The Singapore High Court has refused an application to set aside an award on the basis that there had been a breach of natural justice. The central issue in the application was whether the imposition of an “attorney eyes only” order by the arbitral tribunal, restricting inspection of certain documents produced to counsel, amounted to a breach of natural justice that justified setting aside the award. The Singapore High Court rejected this argument on the basis that the tribunal had an inherent right to issue such an order, which is ingrained in both the ICC Rules and the Model Law, that it was entirely appropriate to do so, and that it caused no prejudice to the applicant. The court also rejected an argument that the first respondent had breached its implied duty to arbitrate in good faith. While the court accepted that a duty of good faith will be implied into most or all arbitration agreements, given the inherently cooperative nature of the arbitral process, it rejected an argument that the first respondent had breached this duty by employing what the applicant described as “guerrilla tactics”. The court found that there was no evidence of such tactics being employed to undermine the arbitration. The judge’s in-depth discussion and analysis of “attorney eyes only” orders raises points of wider significance for the arbitration community. The decision recognises that such orders are appropriate in circumstances where a tribunal is satisfied that such measures are necessary to protect a party’s confidential documents. The “attorney eyes only” orders in this case appear to have contained some safeguards which may reflect good practice for parties or tribunals considering such orders. (China Machine New Energy Corp v Jaguar Energy Guatemala LLC and another  SGHC 101, 26 April 2018.)
Article 34 of the UNCITRAL Model Law on International Commercial Arbitration provides, in relevant part: “2. An arbitral award may be set aside by the court specified in article 6 only if: (a) the party making the application furnishes proof that:
(ii) the party making the application was not given proper notice of the appointment of an arbitrator or of the arbitral proceedings or was otherwise unable to present his case; or
(iv) the composition of the arbitral tribunal or the arbitral procedure was not in accordance with the agreement of the parties, unless such agreement was in conflict with a provision of this Law from which the parties cannot derogate, or, failing such agreement, was not in accordance with this Law; or (b) the court finds that:
(ii) the award is in conflict with the public policy of this State.”
Section 24(a) of the International Arbitration Act (IAA) (Cap 143A, 2002 Rev Ed) provides:
“Notwithstanding Article 34(1) of the Model Law, the High Court may, in addition to the grounds set out in Article 34(2) of the Model Law, set aside the award of the arbitral tribunal if –
(a) the making of the award was induced or affected by fraud or corruption; or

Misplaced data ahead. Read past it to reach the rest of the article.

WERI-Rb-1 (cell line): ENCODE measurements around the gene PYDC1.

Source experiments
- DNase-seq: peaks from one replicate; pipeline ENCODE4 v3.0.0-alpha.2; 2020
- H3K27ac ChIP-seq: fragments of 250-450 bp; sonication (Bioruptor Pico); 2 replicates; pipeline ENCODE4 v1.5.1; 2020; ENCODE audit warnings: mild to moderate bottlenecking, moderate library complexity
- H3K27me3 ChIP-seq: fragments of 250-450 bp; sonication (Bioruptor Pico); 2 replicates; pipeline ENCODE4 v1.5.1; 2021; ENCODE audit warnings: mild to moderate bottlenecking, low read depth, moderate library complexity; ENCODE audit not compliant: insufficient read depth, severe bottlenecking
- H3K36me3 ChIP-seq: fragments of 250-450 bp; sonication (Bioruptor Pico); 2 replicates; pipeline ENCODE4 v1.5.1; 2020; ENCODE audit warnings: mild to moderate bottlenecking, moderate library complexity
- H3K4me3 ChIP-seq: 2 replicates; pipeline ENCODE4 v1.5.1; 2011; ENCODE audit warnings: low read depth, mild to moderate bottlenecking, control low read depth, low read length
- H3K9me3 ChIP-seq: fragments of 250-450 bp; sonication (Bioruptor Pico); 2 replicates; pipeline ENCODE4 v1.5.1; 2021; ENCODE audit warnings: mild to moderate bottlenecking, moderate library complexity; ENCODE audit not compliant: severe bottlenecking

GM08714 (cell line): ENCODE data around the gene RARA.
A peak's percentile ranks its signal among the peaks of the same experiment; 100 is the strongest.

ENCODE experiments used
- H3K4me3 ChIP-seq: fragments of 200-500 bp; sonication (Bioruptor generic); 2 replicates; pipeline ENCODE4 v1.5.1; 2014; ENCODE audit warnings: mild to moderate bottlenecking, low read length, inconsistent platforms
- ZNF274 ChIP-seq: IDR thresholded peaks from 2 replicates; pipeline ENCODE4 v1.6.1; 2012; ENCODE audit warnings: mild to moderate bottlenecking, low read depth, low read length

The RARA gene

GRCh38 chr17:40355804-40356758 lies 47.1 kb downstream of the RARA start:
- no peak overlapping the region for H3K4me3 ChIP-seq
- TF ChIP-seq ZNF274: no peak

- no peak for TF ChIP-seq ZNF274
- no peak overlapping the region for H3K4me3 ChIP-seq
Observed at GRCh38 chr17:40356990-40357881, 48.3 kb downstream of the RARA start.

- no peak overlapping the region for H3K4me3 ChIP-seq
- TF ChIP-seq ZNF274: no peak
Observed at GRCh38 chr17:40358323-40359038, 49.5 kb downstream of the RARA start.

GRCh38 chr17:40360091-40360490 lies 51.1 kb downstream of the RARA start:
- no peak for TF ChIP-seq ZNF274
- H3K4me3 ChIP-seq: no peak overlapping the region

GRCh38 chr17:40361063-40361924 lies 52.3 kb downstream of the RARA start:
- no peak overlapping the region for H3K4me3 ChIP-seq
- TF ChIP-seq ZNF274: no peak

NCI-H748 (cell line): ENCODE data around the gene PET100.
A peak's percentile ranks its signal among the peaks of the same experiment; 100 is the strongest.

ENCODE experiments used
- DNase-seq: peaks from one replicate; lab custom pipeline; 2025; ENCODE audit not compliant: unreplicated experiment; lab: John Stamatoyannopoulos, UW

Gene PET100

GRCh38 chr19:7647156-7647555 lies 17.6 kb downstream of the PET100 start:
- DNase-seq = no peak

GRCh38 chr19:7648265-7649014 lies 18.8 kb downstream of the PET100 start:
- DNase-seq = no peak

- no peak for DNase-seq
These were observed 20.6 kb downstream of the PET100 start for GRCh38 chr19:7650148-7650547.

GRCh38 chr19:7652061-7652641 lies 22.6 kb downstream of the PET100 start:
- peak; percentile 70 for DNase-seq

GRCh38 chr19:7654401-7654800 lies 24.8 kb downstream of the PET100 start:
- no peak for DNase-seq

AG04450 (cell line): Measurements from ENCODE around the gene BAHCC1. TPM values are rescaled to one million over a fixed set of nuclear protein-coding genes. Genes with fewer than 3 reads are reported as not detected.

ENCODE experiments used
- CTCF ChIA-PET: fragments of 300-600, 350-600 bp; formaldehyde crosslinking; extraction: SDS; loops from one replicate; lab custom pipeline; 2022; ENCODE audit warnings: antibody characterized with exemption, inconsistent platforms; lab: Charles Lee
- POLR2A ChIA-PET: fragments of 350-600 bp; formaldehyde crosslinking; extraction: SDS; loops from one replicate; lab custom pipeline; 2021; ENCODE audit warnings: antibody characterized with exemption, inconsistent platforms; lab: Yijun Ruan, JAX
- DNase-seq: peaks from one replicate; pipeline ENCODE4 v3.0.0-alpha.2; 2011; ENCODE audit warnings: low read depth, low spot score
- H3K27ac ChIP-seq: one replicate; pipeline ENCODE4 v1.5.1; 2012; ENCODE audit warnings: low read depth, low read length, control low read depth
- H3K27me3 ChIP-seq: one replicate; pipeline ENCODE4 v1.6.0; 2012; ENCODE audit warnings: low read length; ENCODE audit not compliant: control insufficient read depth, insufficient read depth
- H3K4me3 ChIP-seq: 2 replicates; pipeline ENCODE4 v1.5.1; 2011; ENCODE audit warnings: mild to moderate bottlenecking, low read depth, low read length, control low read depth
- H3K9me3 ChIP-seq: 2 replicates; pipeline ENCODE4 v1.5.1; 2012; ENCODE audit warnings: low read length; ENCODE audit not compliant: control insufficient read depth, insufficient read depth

(b) a breach of the rules of natural justice occurred in connection with the making of the award by which the rights of any party have been prejudiced.”
To set aside an award, an applicant must establish:
- Which rule of natural justice was breached.
- How it was breached.
- In what way the breach was connected to the making of the award.
- How the breach prejudiced its rights.
(Soh Beng Tee & Co Pte Ltd v Fairmount Development Pte Ltd  3 SLR(R) 86 at ).
The dispute between the parties arose from a contract for the construction of a coal-fired power generation plant located in Guatemala (Project) signed in 2008, between the contractor, China Machine New Energy Corporation (CMNC) and the owner, Jaguar Energy Guatemala LLC (Jaguar). The contract provided for disputes arising out of the contract to be resolved by ICC arbitration in Singapore. Significantly, the contract also provided for an expedited arbitration, with a requirement for the award to be issued 90 days after the selection of the third arbitrator; or, if the majority of the arbitrators agreed, within a further 90 days. In 2013, a dispute arose between the parties and Jaguar started the arbitration in January 2014.
Jaguar’s case in the arbitration was that CMNC had breached the contract, entitling Jaguar to validly terminated the contract, and that Jaguar was entitled to, amongst other relief, liquidated damages for delay and the costs of completing the Project. CMNC’s case was, among other things, that Jaguar was not entitled to liquidated damages for delay because CMNC was entitled to extensions of time. Although the contract provided for the dispute to be resolved within 90 days after the final member of the tribunal was appointed, the parties agreed to amend this requirement to provide for a hearing which would commence after the expiry of the deadline for the award being delivered. In May 2014, the parties agreed to a timetable for the arbitration. Despite this, CMNC applied for a variation to the timetable, namely that the main hearing should be brought forward by approximately eight months. CMNC relied on the fact that the parties had agreed to an expedited arbitration. Jaguar opposed CMNC’s request on the basis that it was not realistic. The tribunal rejected CMNC’s request. In the event, the arbitration took much longer to complete, with the merits hearing in July 2015 and the award being rendered in November 2015.